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Review: Trenitalia Executive Class (Milan-Florence)

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So far, my routing from London to Italy had taken me from London to Barcelona to Milan, though my parents were in Florence. There weren’t many creative ways to get from Milan to Florence, given that you can’t fly there. Thankfully Trenialia operates a direct train from Milan to Florence, and I even managed to score a good deal on Trenitalia’s Executive Class, given that I booked pretty far in advance.

Trenitalia’s Executive Class is a 10-seat cabin, located at one end of Trenitalia’s Frecciarossa 1000 trains. I’m no train expert, though wanted to write about the experience, given that many elements of the experience were reminiscent of features we see a lot in premium travel. It was also super fun, and I wanted to share the experience with you guys.

I’ll be writing about how I booked, as well as the “ground” experience, seat, and the amenities and onboard food and beverages received.

Booking Trenitalia Executive Class

I booked my ticket directly through trenitalia.com about a month in advance, and at the time only Business and Executive Class tickets were on sale. Executive Class was the only class of service that was selling tickets in the cheapest fare bucket, so I decided to take advantage. My ticket cost €95.90, though I paid an extra €2 for the ability to partially refund my ticket if needed (I was connecting directly off a Singapore Airlines A350 flight from Barcelona, so the €2 was a no-brainer). In contrast, booking business class at the time would’ve cost €64.90.

I might’ve missed the sweet spot for booking, though on day of departure tickets were selling for over €100 (I know this because I almost missed my train from Malpensa to Milan Central, and was looking at alternative options). The cheapest ticket I’ve ever seen for a ticket between Milan and Florence is only €16, though for most trains it seems to be around €30-40, with both premium and business class being less than €5 more expensive. I wasn’t flexible with train timing, and the train I took seems to be in higher demand, with tickets typically going for €40-50 even in standard class (executive class is quite consistently €95.90 unless the cheapest fare bucket is booked out, hence I felt like it was worth it).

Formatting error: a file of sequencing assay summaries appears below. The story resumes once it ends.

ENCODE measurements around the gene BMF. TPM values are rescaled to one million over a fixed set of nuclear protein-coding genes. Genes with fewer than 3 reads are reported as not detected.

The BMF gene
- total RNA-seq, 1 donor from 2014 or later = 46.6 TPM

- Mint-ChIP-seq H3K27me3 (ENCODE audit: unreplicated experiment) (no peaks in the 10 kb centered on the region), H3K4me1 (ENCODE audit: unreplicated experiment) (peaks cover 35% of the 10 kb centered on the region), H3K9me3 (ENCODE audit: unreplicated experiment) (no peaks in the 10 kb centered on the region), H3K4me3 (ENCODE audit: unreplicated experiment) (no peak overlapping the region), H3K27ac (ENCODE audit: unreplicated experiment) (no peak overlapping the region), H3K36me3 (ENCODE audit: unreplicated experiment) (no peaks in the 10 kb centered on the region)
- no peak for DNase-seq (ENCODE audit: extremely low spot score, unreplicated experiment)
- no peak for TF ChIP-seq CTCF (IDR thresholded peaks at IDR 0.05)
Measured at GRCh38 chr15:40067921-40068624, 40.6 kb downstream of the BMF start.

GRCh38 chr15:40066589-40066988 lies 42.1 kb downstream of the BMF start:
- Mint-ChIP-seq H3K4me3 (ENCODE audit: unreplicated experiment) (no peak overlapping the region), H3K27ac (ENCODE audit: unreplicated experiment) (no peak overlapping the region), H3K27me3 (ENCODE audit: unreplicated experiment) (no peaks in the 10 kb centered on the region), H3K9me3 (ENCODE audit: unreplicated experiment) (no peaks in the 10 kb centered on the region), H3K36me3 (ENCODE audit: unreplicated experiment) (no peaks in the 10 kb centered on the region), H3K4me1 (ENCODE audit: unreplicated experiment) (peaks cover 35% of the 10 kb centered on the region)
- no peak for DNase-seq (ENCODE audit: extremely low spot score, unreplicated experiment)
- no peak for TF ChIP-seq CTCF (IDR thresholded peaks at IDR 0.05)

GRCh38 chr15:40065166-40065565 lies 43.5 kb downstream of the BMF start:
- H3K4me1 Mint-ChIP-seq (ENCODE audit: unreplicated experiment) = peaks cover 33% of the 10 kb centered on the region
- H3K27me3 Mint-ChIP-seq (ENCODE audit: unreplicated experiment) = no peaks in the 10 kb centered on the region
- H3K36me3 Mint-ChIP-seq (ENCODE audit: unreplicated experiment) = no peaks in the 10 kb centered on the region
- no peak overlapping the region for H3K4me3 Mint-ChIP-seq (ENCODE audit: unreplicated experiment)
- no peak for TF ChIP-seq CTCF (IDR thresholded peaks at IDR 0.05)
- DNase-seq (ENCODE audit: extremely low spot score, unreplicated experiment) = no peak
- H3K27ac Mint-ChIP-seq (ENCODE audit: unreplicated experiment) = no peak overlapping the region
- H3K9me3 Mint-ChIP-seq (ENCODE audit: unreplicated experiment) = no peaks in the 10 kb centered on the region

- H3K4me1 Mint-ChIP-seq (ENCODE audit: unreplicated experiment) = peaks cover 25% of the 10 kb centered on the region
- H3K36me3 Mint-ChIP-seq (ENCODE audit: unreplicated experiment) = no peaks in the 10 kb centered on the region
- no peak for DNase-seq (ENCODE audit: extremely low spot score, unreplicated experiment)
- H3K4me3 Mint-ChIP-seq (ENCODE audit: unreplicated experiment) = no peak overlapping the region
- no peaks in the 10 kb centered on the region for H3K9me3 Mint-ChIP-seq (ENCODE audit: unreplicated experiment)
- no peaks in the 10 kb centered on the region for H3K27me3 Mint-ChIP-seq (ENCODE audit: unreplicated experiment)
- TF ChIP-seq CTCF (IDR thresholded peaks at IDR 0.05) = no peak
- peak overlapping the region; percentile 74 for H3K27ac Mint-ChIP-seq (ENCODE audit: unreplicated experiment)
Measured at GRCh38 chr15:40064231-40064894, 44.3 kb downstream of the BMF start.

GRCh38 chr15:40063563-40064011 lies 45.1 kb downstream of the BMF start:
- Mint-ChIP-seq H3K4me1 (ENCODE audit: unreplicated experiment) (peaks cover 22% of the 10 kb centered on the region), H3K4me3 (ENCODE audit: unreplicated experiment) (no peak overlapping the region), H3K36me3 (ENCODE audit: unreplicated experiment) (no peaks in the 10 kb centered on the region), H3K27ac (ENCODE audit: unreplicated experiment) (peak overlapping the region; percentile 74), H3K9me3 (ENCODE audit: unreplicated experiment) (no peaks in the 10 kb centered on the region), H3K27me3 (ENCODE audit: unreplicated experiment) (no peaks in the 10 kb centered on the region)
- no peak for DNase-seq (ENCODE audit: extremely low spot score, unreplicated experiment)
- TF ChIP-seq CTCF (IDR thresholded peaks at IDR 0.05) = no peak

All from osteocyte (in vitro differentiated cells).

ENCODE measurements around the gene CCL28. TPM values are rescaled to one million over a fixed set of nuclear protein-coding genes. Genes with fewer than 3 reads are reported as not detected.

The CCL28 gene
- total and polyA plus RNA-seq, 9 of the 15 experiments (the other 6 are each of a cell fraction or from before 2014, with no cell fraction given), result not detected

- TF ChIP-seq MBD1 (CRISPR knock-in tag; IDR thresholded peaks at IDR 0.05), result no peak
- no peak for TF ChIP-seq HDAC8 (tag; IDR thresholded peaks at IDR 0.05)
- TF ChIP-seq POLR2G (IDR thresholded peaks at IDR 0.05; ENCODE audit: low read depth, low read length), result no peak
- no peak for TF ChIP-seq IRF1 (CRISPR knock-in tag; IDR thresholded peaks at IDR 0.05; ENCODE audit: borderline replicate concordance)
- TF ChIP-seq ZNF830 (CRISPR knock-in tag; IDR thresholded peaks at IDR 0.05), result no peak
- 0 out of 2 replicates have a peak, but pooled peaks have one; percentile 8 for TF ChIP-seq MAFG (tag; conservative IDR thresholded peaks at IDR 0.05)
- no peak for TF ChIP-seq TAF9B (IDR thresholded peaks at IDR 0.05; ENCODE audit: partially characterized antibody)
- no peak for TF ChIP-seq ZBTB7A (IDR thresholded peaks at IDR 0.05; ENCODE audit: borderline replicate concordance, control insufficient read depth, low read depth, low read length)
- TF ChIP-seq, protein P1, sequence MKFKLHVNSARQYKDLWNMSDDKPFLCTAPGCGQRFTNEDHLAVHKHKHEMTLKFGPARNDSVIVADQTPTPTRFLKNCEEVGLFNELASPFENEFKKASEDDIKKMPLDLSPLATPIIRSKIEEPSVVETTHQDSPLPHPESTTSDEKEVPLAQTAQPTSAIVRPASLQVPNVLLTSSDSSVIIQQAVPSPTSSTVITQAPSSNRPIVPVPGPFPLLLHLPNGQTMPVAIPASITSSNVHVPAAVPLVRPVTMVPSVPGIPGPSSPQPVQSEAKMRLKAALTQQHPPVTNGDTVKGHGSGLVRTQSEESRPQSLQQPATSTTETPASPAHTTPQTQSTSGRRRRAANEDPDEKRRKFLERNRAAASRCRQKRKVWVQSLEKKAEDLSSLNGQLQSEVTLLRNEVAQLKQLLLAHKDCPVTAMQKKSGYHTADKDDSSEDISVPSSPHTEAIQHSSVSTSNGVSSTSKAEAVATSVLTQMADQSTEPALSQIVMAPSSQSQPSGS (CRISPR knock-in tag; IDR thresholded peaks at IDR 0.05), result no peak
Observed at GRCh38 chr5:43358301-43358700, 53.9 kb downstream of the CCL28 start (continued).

Trenitalia Executive Class Lounge Milan Central

After barely catching the last Malpensa Express that would arrive before my booked train to Florence, I arrived Milan Central at 2:36 PM, ahead of my 3:10 PM train.

One of the perks that Trenitalia offers Executive Class or Business Salottino passengers is lounge access, available at Rome Termini, Milan Central, Bologna Central, Florence Santa Maria Novella (where I was going), and Naples Central. I first spotted signage when I followed signage across the departures hall. The entire terminal was extremely crowded, and I struggled to navigate through families staring at the departures boards.

a group of people in a train station
Trenitalia Freccia Lounge Milan Central

Most major Italian train stations have “landside” and “airside” sections, the latter of which require a ticket check to get through. The entrance to the FrecciaLounge was landside, so I exited the “airside” (trackside?) section of the station and found the lounge entrance.

people walking down a staircase with a sign
Trenitalia Freccia Lounge Milan Central

As you’d expect for the most exclusive “ground experience” amenity offered by Trenitalia, the FrecciaLounge offered cream-of-the-crop amenities, including about three types of seating (two types of armchairs and some table seating, none of which had any empty seats), Italian coffee from machines made out of machines made out of hand-made machines, and a wide variety of soft drinks, including sparkling water, carton orange juice, Coke, and Lipton iced tea. Departures boards (with platforms) were also on offer, hyping you up for your departure. Should you need to relieve yourself of this excitement, the lounge also featured bathrooms, complete with stalls, urinals, sinks, and mirrors.

people sitting in chairs in a room with people around them
Trenitalia Freccia Lounge Milan Central

Tongue-in-cheek jokes aside, I don’t mean to compare a lounge for regional train travel with international business class lounges – my point is that I wouldn’t come early to take advantage of this amenity, given how many business travelers otherwise have access to the lounge, and the fact that it doesn’t offer any exclusive amenities. This is just about the only part of the experience that can’t compare with premium air travel, though – I just took a Lipton iced tea and headed to my platform, since the platform for my train just began to show as I entered the lounge.

Trenitalia Executive Class Cabin and Seat

From memory we boarded through track twelve, where I saw the sleek train that would be taking me to Florence, which indeed did look like a red arrow as the name suggested. The train was bound for Taranto in southern Italy (which is about a nine-hour journey, with Taranto-bound passengers slated to arrive just after 12 AM),